I’m going to let my photos speak a thousand words. These were taken at Casa de la Guardia – a sherry bar – in downtown Malaga. If this doesn’t make you want to start drinking sherry then that’s on your own conscience.
The red clams moved when we squirted lemon juice on them. Then we ate them.
Notice the bill – la cuenta – written with chalk on the bar.
Sad news this past month – the passing of Juan Pedro Domecq – a true Spaniard. Juan Pedro comes from the Domecq family that produces world acclaimed Sherry. He was also known for the breeding of the broad-shouldered bull with the tiny waist that has become synonymous with bull fighting – think Bugs Bunny – and producing fine jamon (the famous Spanish cured leg of pig).
Bugs Bunny dressed as a Mexican slapping a Spanish Bull
Now what Bugs Bunny is doing wearing a sombrero while bull fighting in Spain – due to another wrong turn in Albuquerque – I don’t know. But that is probably another thing that makes this bullfight funny.
Domecq is one of the great Sherry houses in Spain (Jerez) and if you get a chance to buy a Fino (bone dry served chilled) or an Amontillado (medium dry and nutty) do it!
Juan Pedro Domecq dies in Spain
By HAROLD HECKLE, Associated Press Harold Heckle, Associated Press
– Mon Apr 18, 5:30 pm ET
MADRID – Juan Pedro Domecq Solis’s fighting bulls helped define the evolution of the bullfight in the late 20th century, adding artistry and then muscle to the ancient breed.
Domecq, who died in a car crash on Monday, was one of Spain’s foremost breeders. He first developed what became known as the “artist bull,” bred to enhance sleek yet muscular lines, and later the “athlete bull,” aimed at giving a more thrilling performance while facing matadors in the bullring.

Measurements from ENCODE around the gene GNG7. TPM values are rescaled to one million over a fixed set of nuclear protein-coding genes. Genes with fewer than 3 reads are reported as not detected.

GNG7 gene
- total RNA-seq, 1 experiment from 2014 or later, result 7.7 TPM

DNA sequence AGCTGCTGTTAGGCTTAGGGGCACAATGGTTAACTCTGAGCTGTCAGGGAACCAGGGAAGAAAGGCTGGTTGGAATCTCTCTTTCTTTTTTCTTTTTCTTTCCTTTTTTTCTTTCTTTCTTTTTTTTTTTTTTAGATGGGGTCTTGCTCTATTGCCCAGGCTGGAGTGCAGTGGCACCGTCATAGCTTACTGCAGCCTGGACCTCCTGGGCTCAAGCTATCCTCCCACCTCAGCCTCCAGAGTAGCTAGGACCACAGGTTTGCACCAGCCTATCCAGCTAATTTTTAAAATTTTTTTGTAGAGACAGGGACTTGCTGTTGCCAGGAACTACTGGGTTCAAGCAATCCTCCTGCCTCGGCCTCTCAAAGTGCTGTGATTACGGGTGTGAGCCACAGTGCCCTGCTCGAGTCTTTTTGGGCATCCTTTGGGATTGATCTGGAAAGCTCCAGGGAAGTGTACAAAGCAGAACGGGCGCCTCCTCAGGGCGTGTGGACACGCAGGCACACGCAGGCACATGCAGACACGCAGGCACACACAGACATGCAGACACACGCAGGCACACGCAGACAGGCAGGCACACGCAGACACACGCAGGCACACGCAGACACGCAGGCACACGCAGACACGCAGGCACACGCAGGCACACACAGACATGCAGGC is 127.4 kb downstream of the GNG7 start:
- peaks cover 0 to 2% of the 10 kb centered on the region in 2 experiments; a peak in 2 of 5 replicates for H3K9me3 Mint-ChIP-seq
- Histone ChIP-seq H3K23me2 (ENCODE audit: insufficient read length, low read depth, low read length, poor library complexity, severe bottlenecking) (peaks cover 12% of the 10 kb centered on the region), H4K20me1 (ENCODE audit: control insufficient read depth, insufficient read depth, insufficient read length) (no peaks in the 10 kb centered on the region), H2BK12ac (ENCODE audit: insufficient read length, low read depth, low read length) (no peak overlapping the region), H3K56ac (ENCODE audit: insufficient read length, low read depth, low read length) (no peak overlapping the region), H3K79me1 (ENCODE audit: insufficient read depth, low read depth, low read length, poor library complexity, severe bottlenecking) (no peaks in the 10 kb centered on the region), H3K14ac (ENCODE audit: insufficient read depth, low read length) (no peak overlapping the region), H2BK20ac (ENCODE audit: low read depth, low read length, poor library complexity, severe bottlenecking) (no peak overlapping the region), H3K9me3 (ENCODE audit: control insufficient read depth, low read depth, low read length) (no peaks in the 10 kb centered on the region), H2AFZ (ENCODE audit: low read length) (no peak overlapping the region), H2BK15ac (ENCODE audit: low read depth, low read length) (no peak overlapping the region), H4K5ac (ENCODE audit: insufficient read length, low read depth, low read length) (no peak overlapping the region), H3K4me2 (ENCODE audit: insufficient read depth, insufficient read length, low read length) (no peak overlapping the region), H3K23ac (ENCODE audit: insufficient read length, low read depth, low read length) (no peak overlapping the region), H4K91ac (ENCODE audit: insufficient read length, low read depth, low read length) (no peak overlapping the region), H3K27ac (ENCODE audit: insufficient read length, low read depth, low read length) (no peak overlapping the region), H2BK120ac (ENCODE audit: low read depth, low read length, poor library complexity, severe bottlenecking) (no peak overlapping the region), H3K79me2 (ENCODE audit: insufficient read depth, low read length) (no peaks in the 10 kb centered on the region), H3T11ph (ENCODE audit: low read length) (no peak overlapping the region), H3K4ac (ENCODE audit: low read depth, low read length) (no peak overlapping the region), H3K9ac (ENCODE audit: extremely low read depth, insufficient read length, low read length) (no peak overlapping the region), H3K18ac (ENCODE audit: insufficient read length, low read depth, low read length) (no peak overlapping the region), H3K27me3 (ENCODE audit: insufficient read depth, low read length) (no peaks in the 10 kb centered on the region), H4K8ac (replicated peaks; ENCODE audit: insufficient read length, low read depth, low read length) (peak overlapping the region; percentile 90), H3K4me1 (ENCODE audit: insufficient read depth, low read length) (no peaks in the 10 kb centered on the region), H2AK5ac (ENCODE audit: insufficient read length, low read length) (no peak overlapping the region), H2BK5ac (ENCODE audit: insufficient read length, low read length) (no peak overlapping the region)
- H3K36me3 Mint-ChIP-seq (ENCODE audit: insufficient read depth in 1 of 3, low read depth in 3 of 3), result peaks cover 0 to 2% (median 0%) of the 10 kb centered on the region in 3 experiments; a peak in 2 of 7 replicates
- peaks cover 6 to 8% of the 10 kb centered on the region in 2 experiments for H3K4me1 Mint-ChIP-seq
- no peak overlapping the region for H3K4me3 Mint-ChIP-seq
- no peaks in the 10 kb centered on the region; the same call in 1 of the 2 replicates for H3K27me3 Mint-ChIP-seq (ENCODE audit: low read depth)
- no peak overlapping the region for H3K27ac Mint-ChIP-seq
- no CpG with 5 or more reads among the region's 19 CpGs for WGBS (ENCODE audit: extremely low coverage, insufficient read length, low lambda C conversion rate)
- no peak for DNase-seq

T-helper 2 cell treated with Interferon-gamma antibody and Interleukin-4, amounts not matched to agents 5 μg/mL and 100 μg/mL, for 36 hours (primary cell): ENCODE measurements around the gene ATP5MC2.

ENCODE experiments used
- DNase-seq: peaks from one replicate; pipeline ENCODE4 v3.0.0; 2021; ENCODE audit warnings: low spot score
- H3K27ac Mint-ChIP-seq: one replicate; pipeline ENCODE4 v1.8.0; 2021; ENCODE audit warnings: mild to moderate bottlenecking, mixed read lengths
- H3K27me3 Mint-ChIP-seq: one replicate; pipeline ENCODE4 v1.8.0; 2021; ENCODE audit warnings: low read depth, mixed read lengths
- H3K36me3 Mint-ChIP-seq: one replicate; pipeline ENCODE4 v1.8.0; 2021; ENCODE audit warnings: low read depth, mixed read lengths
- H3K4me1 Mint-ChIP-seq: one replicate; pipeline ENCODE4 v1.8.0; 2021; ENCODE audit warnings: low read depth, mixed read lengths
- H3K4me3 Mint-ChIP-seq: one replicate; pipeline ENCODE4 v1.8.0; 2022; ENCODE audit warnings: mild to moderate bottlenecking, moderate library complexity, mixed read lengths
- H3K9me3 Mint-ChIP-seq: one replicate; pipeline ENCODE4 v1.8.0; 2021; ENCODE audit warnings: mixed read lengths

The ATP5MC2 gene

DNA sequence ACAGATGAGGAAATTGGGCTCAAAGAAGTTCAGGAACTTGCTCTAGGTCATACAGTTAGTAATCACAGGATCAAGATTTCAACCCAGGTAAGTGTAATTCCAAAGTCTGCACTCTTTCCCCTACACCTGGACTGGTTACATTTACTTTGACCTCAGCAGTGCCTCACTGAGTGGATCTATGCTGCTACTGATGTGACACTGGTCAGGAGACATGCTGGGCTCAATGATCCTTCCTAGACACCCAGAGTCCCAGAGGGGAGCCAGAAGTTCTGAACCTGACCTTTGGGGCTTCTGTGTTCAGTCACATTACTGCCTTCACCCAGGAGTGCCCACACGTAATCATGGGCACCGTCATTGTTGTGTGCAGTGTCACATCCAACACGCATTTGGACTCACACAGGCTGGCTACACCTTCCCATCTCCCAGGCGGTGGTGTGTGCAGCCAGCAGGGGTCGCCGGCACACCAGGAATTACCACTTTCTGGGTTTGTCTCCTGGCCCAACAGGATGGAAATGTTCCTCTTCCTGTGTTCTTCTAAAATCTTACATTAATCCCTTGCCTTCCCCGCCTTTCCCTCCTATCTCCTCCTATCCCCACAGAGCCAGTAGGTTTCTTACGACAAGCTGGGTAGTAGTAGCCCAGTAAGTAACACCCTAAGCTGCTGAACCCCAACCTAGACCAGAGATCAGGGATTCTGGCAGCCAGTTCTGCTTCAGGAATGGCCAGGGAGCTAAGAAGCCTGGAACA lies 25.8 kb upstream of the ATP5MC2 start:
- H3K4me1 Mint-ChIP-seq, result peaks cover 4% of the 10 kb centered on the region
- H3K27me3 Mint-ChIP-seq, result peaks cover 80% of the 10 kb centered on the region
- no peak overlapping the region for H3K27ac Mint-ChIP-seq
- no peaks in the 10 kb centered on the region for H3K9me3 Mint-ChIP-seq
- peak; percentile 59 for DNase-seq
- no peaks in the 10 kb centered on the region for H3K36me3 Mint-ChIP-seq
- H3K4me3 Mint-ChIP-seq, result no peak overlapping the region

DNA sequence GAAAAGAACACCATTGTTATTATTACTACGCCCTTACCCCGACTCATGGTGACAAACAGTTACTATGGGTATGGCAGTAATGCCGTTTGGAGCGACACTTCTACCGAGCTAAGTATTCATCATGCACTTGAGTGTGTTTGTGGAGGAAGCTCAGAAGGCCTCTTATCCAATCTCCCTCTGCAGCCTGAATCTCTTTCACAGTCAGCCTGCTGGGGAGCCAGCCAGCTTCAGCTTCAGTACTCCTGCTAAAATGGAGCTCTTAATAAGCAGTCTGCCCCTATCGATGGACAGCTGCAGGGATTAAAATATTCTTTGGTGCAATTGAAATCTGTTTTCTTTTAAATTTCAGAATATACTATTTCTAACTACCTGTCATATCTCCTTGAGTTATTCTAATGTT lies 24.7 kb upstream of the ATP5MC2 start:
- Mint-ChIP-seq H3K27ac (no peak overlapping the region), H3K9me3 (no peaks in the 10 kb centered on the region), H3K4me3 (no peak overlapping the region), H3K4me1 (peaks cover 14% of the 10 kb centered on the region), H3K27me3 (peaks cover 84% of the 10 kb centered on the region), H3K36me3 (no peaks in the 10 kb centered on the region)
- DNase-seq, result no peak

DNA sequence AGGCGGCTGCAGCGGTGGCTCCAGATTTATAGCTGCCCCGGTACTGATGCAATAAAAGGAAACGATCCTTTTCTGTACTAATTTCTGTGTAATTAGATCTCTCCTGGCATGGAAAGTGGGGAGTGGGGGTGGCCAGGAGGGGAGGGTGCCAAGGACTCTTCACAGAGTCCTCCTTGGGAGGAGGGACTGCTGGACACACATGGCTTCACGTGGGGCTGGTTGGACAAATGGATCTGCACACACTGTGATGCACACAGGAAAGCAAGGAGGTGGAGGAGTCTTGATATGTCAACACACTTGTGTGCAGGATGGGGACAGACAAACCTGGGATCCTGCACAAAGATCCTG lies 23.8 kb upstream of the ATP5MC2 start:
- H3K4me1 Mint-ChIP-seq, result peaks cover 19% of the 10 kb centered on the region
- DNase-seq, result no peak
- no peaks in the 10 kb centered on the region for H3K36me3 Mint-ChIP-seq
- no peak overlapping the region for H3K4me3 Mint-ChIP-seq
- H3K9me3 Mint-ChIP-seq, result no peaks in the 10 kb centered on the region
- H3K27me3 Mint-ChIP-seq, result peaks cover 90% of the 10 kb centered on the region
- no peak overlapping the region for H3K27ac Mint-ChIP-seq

Known within bullfighting circles simply as Juan Pedro, Domecq had inherited Spain’s oldest breeding estate — Veragua, founded in the 18th century — which his grandfather Juan Pedro Domecq y Nunez de Villavicencio had bought in 1939.
Initially his bulls were criticized for visibly changing an ancient blood sport, but later many other breeders turned to him to buy prize breeding studs and cows.
He had helped develop bulls with broader shoulders and slender waist that came to define the beasts seen on many bullrings.
“He was the creator of the modern fighting bull,” said fellow breeder Victoriano del Rio. “Within bullfighting history he will always retain a foremost position as all of today’s breeding farms contain 30-40 percent of his bloodlines. His death is a tragedy to us.”
Domecq, who was a qualified agronomical engineer and descended from a famous sherry producing family, had in recent years also launched a company selling some of Spain’s finest “jamon” or salt-cured ham.
His company said that Domecq died Monday in Higuera de la Sierra when his vehicle crashed head-on with a truck very close to his Lo Alvaro estate in southwest Spain. He was 69.
His company website still bears a quote from Domecq. “We are a family that began making sherry in the 18th century,” Domecq says. “But we always had a second passion, the breeding and selection of livestock.”
Are you drinking Sherry this Christmas? Maybe this photo will inspire you to start a Spanish tradition. A nice dry (seco) sherry pairs well with fruitcake, gingerbread houses, and candlelight.
- GONZALEZ-BYASS ALFONSO SECO OLOROSO
This summer we have a trip planned for Malaga, Spain. Here is the Malaga wine bar that my brother is taking me to – Casa de la Guardia. You can see “240” written in chalk on his table – that is how much he owes – for now. Casks of Sherry in the background, small glasses of sherry in the foreground – mussels too.
More on Sherry and Amontillado to come! This photo is posted to keep me focused on the prize.
Casa de la Guardia